In-text citations are brief and point your reader to the sources used from your works-cited list. Author (defined broadly) and page number are the two basic elements of MLA parenthetical citations. In cases where there is no named author, the title (often shortened) of the work is used.
Citations should be placed within the text as close as possible to the end of the quote or idea. If the author's name or title of the work is mentioned in the text, put only the page number in parentheses.
Single author (MLA Handbook 54-55)
It is thought that "Courtier had a profound influence on Elizabethan England and its cultural development" (Vitale iv).
According to Vitale, it is thought that "Courtier had a profound influence on Elizabethan England and its cultural development" (iv).
When more than one work by the same author is included in the list of works cited, include a short form of the source's title:
Example 3:"Courtier had a profound influence on Elizabethan England and its cultural development" (Vitale, A Courtier's Legacy iv).
If the same last name is shared by more than one author, include the author's first initial (or, first name if the initial does not distinguish the author's name).
Example 4:"Courtier had a profound influence on Elizabethan England and its cultural development" (M. Vitale iv).
Two authors (MLA Handbook 116)
List the authors' last names and page number of the quote or idea.
Example: College health providers should work to "dispel the myth of the 'Freshman 15'" (Vella-Zarb and Elgar 165).
Three or more authors (MLA Handbook 116)
If the work has three or more authors, use the first author’s last name followed by et al.
Example: (Watstein et al. 483)
Corporate author (MLA Handbook 117)
If a works-cited citation begins with the names of administrative units, give all the names in the in-text citation.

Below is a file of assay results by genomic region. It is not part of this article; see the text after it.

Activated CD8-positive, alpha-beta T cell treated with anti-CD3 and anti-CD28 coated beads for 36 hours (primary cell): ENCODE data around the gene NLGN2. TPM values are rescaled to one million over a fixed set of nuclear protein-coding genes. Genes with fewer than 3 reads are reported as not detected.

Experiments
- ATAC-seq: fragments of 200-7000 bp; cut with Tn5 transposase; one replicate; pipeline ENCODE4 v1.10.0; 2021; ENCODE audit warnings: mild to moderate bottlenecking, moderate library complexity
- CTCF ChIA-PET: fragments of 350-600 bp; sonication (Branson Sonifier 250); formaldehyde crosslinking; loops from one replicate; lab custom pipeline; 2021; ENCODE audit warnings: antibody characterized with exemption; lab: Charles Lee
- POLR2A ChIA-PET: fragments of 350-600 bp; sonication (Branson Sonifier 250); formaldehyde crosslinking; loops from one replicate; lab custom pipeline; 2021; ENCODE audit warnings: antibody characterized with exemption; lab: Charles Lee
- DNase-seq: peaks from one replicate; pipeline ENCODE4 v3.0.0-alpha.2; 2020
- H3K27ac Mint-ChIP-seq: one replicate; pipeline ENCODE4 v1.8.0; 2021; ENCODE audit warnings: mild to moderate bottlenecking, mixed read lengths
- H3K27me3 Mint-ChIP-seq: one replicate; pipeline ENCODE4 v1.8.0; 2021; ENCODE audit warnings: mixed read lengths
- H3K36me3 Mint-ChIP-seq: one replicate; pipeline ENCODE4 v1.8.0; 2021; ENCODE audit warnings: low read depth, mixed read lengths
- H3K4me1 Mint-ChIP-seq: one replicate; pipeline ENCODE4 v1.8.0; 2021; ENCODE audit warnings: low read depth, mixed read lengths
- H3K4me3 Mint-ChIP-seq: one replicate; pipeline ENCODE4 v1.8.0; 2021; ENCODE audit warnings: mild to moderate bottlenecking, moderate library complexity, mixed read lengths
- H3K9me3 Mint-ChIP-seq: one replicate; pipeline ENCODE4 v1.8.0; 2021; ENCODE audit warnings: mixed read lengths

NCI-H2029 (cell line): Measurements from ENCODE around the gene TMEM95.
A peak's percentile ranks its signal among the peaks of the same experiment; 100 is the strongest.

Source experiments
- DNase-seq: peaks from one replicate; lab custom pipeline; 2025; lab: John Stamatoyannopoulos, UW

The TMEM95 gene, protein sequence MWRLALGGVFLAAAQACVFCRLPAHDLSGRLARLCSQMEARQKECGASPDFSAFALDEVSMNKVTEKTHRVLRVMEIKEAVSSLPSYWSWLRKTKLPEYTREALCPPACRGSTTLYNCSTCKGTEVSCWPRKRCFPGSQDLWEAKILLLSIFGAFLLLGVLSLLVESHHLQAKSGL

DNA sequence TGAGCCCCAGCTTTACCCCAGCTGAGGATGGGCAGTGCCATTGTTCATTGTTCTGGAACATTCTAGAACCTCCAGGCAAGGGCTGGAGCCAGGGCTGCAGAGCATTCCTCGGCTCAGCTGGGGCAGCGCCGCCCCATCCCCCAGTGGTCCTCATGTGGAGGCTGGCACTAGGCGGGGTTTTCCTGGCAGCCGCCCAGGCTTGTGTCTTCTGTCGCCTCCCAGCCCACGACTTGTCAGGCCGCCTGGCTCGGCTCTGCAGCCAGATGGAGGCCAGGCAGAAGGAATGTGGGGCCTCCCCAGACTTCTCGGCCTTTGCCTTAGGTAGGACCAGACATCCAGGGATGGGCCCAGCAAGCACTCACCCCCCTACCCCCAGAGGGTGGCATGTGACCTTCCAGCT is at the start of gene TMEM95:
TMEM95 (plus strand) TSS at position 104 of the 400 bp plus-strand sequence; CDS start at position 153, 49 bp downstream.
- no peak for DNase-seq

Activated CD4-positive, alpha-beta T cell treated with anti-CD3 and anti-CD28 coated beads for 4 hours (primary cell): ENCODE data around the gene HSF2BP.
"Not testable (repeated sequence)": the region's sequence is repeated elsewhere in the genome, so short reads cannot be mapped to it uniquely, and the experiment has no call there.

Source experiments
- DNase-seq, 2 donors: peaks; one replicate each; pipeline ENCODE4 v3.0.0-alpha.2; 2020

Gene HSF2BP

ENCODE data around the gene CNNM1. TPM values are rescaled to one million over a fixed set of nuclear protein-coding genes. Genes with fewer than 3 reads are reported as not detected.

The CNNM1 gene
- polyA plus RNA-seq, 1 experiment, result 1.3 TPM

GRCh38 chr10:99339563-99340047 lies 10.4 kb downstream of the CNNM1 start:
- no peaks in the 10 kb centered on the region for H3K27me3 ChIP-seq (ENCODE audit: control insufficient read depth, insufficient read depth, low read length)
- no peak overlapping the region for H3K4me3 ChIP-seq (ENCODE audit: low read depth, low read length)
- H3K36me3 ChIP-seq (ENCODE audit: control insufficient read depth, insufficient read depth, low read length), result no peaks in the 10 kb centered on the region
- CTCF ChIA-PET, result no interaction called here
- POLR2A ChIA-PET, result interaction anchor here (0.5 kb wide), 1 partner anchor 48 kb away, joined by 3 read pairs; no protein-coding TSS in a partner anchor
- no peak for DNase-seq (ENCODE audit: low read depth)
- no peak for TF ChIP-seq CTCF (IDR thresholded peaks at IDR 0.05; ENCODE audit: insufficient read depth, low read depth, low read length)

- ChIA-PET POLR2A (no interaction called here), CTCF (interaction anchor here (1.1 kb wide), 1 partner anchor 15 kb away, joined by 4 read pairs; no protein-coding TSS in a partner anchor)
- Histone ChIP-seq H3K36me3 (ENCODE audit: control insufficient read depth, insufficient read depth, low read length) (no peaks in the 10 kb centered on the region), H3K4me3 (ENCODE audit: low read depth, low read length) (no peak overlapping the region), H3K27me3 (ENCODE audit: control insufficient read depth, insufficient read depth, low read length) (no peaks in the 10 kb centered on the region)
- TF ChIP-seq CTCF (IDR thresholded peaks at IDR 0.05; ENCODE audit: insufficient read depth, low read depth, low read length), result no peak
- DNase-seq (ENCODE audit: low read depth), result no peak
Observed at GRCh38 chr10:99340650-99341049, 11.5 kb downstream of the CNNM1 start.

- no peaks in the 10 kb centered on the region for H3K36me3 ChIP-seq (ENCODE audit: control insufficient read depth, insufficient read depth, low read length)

Example: (United States, Congress, House, Permanent Select Committee on Intelligence 7)
Title of the work begins the entry in the works-cited list (MLA Handbook 55-56)
If the author of the work is anonymous or if the work is written by the same organization that published it, the in-text citation will contain the title or a shortened form of the title used.
Natalia Makarova is known as one of the greatest ballerinas of the 20th century ("Here's Looking" 40).
"Research is complete only when the results are shared with the scientific community" (Publication 9).
"Here's Looking at You, Natasha." Dance Magazine, vol. 84, no. 5, May 2010, pp. 40-44.
Publication Manual of the American Psychological Association. 6th ed., American Psychological Association, 2010.
For time-based media such as film, video recordings, and audio recordings, include the related time or time range, separating the hours, minutes, and seconds with colons.
Example: ("Self Help" 00:34:30-34)
Indirect source (What if my author quotes another author?) (MLA Handbook 124)
Whenever you can, take material from the original source, not a secondhand one. Sometimes, however, only an indirect source is available. In this case, identify the quoted author in your text and say “qtd. in” in your citation.
Example: Chrysostom spoke of the original apostles by saying, "They did not stop there, but went even further,
and not satisfied with the world known to us they went out as far as the Ocean itself and enclosed in their own nets
the countries of the barbarians and the British Isles" (qtd. in Hanson 29).
Hanson, R. P. C. Saint Patrick: His Origins and Career. Oxford UP, 1968.